Conservative observers say market action satisfactory, continue to recommend careful accumulation on reactions, with stop orders for protection.
Low early volume was encouraging to observers who believed market "would have to pass through a period of intense dullness before it could be concluded that liquidation had run its course."
Financial district is convinced rails will receive an increase in freight rates, though it's likely to be less than the requested 15%. NY City traction [mass transit] shares declined after surprise action of IRT and BMT in rejecting Untermeyer unification plan as basis for hearings. Situation now unclear, with "several courses of procedure" now possible. Transit Commission will continue hearings without company participation. A broker reports information from a source accurate in the past that Woolworth will declare a 25% stock dividend and raise its cash dividend after completing offering of its British stores.
While business conditions haven't significantly improved, business sentiment appears better thanks to the market rally; businesses are making plans aiming at improving their operations; "view is held that the stock market may be reflecting an improvement in business later in the year."
Interest on the long side of the market seems to be increasing, though it's reflected more by inquiries from the public than any evidence of larger buying. Many interests continue to look for a secondary reaction; they will be more likely to adopt the long side if stocks draw impressive support near lows of the last decline.
Bond dealers and investment houses note investors are concentrating on best-grade bonds, marking them up to high prices while neglecting almost completely bonds not as widely known but offering reasonable security; this marks "swing of the pendulum to ultra conservatism from the late era of speculation."
G. Cortelyou, Consol. Gas of NY pres., cites "need for public understanding of the utility business"; calls for advertising to "create an intelligent and enlightened opinion." W. Hodge, Byellsby Engineering VP, hits "advocates of the collective ownership and operation of business and industry"; says they want to risk hundreds of millions of public money on unsound projects such as Muscle Shoals "merely for the sake of harassing the power companies and moving forward toward political control and the general scheme of socializing all American industry, including agriculture."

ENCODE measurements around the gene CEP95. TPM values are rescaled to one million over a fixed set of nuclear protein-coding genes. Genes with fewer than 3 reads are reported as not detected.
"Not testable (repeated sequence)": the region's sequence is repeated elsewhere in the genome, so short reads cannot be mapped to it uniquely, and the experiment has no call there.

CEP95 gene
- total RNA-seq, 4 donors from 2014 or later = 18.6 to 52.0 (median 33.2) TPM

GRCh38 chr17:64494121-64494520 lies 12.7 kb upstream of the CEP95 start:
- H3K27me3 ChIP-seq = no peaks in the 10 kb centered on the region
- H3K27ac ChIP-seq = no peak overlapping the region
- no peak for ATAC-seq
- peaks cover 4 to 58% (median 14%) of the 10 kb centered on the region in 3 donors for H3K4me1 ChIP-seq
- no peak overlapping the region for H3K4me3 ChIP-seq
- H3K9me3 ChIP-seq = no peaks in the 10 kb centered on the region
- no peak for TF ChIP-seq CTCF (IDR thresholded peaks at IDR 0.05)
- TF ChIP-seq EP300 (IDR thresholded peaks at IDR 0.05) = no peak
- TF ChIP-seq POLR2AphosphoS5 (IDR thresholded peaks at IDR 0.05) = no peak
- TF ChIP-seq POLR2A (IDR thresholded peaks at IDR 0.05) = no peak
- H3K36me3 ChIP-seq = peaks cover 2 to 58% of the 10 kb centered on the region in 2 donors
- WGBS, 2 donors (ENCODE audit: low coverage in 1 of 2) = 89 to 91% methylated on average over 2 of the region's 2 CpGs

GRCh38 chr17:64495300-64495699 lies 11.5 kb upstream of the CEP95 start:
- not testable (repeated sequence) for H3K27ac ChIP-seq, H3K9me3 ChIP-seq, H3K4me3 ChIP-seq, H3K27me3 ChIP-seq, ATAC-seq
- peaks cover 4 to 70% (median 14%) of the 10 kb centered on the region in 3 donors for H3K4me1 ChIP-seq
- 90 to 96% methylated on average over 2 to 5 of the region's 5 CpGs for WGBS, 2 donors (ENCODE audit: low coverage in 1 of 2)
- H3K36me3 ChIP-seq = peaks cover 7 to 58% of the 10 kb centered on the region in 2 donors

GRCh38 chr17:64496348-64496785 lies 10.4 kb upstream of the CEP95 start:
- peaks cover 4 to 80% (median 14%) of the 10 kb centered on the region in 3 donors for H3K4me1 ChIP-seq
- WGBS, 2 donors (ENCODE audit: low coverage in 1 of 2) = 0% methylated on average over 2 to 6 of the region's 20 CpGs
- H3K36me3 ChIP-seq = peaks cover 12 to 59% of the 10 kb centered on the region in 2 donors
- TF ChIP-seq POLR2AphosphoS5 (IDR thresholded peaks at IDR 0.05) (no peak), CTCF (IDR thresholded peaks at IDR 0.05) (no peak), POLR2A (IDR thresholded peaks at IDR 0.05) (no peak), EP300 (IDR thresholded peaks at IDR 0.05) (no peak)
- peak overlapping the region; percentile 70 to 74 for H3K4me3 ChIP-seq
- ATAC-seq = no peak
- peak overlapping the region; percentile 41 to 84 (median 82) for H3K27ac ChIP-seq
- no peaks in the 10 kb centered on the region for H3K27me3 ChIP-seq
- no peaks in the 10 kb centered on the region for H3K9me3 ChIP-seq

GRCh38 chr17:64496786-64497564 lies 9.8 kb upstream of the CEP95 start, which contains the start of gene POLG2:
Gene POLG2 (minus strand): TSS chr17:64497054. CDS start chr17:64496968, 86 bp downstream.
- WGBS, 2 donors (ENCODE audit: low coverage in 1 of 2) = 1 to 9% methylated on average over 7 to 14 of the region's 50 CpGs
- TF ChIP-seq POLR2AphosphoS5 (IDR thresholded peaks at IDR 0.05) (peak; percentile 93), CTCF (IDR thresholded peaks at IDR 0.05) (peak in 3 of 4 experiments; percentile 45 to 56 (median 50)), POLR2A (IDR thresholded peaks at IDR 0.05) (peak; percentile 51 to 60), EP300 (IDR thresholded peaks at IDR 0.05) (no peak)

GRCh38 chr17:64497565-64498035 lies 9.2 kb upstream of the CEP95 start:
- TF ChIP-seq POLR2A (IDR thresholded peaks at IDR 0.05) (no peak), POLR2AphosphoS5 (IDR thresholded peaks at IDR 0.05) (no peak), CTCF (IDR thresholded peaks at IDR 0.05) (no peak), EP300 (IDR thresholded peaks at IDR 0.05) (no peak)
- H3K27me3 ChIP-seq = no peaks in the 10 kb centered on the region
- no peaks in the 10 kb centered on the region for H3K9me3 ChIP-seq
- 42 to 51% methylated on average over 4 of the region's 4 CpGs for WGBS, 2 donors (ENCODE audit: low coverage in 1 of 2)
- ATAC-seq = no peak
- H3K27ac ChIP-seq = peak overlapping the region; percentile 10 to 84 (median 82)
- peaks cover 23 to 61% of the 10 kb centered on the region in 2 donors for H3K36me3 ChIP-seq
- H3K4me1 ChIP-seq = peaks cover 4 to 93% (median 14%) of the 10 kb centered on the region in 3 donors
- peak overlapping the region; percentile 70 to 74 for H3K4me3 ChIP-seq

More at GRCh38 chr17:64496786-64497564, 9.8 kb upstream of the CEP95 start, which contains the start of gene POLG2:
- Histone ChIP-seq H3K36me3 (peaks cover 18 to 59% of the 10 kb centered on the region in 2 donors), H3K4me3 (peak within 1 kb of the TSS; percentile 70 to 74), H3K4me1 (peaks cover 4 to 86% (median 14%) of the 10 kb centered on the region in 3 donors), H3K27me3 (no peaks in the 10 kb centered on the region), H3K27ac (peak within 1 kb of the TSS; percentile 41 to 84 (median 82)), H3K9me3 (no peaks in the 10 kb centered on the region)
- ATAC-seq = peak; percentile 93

Sir James Salter, former League of Nations economics section director, says industry and finance must take collective action before next boom in business develops in order to avoid even worse depression afterward; calls for restraints on speculation and loans to unsound governments.
Economic news and individual company reports:
Weekly bank reports indicated “getting out of debt still seems to be the primary concern in finance.” Loans have declined almost uninterruptedly since start of year; earlier in the year both commercial and security loans were liquidated but lately commercial loans have only declined slightly. Fed. Reserve June bulletin reports commercial loan rates charged by banks have declined in much of the country, though trend is less visible away from “principal money centers.”
Review of 1930 gold movements shows unusually large addition of $600M to central bank gold reserves vs. total gold production of $400M; however, most of the increase went to the US and France, while “outlying raw-material producing countries” lost gold and “other large commercial countries” were steady.
Contrary to recent rumors of extensive layoffs, Ford Motor Co. factory employment is a little over 79,000, up several hundred from last week and compared to 84,000 during peak operations in April. About 50% of employees are on a 3-day week, 18% on 4 days, and 32% on the full 5-day week.
Supreme Court decides representation that City Trust Co. stock was worth $325 a share three months before the bank failed did not constitute fraud in selling stock, and stockholders who gave notes for their shares must now pay the defunct bank.
S.W. Straus reports May construction permits in 555 cities were $139.5M, down 30% from 1930 and down 18% from Apr.; average seasonal decline is 11.8%.
Rail freight loadings for week ended June 6 were 760,890, up 49,956 from prev. holiday week, down 18.6% from 1930 week, and down 27.9% from 1929.
Refineries ran at 67.5% in week ended June 13; stocks of gasoline fell 587,000 barrels to 43.410M. Crude oil production in week was 2.463M barrels/day, down 11,850 from prev. week and down 108,400 from a year ago.